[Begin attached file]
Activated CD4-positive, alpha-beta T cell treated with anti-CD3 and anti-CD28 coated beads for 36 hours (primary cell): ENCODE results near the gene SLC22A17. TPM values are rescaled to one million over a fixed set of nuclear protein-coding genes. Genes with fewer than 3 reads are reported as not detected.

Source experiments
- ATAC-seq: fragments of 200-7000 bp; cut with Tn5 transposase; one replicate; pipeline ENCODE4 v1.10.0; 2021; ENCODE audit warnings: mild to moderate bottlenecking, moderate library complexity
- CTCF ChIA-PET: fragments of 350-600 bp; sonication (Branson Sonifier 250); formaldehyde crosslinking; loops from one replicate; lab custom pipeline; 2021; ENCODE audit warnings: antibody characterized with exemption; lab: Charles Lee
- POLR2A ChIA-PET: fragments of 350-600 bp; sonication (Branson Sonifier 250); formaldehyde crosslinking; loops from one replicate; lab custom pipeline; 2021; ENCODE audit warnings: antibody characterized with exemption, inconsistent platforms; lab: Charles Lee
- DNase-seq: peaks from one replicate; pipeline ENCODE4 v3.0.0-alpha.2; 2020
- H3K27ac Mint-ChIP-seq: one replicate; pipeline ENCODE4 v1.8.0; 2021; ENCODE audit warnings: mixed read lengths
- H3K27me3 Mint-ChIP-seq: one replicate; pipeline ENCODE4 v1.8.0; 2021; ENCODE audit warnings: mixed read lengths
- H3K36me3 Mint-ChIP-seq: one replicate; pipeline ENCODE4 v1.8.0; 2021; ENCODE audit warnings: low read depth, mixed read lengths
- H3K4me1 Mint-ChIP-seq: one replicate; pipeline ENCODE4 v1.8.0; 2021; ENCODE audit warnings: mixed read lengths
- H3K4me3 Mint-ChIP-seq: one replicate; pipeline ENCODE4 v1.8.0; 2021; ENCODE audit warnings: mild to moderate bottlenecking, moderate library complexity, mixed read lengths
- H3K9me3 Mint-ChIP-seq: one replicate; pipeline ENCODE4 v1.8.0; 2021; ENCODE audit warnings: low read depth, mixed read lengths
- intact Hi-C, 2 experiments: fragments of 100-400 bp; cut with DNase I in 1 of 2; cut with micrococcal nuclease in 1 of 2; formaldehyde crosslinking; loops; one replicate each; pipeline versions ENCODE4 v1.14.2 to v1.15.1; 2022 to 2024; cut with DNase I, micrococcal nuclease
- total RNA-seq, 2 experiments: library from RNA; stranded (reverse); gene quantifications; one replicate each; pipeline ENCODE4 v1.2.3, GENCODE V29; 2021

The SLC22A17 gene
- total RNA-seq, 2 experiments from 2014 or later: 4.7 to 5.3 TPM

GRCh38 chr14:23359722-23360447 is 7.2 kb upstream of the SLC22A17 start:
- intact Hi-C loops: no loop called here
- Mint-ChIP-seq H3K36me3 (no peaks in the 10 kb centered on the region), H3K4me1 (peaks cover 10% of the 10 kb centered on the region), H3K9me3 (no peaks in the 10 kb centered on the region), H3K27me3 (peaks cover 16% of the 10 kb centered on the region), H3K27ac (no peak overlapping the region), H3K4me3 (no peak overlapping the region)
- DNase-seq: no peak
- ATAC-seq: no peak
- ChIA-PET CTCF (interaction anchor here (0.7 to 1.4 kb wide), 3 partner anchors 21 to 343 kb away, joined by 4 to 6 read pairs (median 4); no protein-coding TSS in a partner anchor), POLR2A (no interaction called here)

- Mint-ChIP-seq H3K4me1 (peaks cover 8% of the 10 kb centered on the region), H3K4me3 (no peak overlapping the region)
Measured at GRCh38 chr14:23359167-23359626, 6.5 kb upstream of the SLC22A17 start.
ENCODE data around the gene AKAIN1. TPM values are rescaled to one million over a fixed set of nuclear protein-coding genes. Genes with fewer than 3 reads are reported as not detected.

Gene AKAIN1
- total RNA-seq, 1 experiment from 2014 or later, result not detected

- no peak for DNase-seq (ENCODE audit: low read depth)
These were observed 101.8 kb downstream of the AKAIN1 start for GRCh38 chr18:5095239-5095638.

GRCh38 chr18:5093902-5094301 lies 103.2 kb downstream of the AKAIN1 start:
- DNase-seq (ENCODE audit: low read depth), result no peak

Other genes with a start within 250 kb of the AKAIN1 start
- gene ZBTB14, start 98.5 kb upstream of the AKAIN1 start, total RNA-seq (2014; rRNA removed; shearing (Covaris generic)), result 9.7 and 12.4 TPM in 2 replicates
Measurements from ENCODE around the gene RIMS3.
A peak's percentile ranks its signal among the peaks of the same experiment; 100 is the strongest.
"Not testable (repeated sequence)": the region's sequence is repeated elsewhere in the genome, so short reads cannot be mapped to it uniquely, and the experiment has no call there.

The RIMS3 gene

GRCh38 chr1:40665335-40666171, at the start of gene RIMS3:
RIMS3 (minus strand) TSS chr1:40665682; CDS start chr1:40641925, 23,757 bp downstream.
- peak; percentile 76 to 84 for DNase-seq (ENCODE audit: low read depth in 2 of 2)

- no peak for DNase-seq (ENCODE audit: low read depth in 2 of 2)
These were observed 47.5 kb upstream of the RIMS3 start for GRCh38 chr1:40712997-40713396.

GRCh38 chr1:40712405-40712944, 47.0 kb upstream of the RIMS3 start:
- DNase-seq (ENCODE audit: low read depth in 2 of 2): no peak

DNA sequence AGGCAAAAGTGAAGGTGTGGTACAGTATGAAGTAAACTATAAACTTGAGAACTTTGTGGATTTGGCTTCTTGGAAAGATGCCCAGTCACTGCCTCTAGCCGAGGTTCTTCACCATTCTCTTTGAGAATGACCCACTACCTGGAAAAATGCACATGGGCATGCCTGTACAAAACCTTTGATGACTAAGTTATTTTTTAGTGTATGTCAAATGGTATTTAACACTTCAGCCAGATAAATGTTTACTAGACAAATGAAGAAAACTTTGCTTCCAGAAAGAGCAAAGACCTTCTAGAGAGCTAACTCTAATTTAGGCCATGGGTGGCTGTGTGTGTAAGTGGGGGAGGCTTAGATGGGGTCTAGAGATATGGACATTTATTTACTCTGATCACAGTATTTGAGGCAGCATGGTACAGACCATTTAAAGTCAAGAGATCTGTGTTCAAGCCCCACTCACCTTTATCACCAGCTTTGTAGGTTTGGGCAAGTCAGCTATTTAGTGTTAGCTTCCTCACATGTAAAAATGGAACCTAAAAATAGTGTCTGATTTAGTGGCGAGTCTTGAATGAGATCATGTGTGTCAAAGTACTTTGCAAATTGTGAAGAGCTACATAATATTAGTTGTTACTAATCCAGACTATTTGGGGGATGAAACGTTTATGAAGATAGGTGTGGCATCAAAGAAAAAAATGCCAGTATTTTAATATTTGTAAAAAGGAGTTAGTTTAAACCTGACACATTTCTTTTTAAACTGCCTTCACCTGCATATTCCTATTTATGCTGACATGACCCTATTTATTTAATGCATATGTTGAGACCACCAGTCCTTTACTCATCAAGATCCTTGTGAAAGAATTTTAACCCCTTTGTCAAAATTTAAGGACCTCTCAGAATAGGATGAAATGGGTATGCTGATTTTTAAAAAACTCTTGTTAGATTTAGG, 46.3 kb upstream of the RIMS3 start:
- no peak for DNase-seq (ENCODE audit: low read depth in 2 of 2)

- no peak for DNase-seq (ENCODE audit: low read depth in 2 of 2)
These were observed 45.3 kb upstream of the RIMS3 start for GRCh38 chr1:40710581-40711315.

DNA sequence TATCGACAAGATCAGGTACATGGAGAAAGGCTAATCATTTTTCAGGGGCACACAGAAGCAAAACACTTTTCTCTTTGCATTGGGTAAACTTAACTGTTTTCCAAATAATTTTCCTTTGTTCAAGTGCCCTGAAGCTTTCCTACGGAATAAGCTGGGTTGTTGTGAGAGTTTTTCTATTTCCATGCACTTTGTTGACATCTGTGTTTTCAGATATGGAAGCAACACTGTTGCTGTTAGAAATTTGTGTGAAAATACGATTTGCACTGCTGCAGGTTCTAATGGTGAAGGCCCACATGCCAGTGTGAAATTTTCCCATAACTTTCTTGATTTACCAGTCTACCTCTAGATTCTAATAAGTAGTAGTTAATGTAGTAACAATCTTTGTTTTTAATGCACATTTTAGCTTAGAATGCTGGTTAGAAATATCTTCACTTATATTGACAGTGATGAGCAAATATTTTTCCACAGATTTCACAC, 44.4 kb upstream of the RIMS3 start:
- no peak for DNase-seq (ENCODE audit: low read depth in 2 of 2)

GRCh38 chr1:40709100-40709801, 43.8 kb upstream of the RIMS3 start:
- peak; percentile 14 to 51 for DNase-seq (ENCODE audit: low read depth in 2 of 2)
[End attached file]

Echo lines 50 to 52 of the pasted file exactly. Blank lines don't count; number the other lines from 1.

- no peak for DNase-seq (ENCODE audit: low read depth in 2 of 2)

GRCh38 chr1:40709100-40709801, 43.8 kb upstream of the RIMS3 start:
- peak; percentile 14 to 51 for DNase-seq (ENCODE audit: low read depth in 2 of 2)